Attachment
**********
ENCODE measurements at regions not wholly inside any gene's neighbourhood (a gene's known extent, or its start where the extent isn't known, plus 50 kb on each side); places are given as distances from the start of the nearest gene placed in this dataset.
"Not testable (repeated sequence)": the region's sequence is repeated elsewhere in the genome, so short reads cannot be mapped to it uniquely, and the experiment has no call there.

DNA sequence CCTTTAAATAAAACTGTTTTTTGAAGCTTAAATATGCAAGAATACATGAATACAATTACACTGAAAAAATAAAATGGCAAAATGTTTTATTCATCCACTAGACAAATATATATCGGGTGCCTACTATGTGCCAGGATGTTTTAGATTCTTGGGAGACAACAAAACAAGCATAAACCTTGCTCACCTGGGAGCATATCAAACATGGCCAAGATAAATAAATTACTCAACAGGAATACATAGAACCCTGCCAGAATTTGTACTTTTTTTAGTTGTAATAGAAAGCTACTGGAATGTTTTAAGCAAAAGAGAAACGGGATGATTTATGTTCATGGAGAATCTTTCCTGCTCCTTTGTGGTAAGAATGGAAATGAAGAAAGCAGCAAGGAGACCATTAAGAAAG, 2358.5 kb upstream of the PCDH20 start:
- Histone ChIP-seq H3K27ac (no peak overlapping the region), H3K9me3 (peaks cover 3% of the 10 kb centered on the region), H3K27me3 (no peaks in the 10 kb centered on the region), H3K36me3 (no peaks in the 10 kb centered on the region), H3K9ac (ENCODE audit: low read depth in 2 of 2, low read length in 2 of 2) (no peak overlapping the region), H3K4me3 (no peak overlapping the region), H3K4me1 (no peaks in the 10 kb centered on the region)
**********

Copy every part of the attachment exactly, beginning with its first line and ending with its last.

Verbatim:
ENCODE measurements at regions not wholly inside any gene's neighbourhood (a gene's known extent, or its start where the extent isn't known, plus 50 kb on each side); places are given as distances from the start of the nearest gene placed in this dataset.
"Not testable (repeated sequence)": the region's sequence is repeated elsewhere in the genome, so short reads cannot be mapped to it uniquely, and the experiment has no call there.

DNA sequence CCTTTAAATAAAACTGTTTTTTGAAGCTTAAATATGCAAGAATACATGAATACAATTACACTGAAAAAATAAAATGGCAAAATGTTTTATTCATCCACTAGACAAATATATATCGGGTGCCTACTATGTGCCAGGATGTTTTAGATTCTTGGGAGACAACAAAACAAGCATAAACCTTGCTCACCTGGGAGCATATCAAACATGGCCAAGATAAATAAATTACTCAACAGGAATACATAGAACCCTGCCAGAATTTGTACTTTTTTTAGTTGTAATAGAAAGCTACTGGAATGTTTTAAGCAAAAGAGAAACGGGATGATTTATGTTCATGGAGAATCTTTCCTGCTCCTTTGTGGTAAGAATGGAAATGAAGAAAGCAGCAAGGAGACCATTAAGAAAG, 2358.5 kb upstream of the PCDH20 start:
- Histone ChIP-seq H3K27ac (no peak overlapping the region), H3K9me3 (peaks cover 3% of the 10 kb centered on the region), H3K27me3 (no peaks in the 10 kb centered on the region), H3K36me3 (no peaks in the 10 kb centered on the region), H3K9ac (ENCODE audit: low read depth in 2 of 2, low read length in 2 of 2) (no peak overlapping the region), H3K4me3 (no peak overlapping the region), H3K4me1 (no peaks in the 10 kb centered on the region)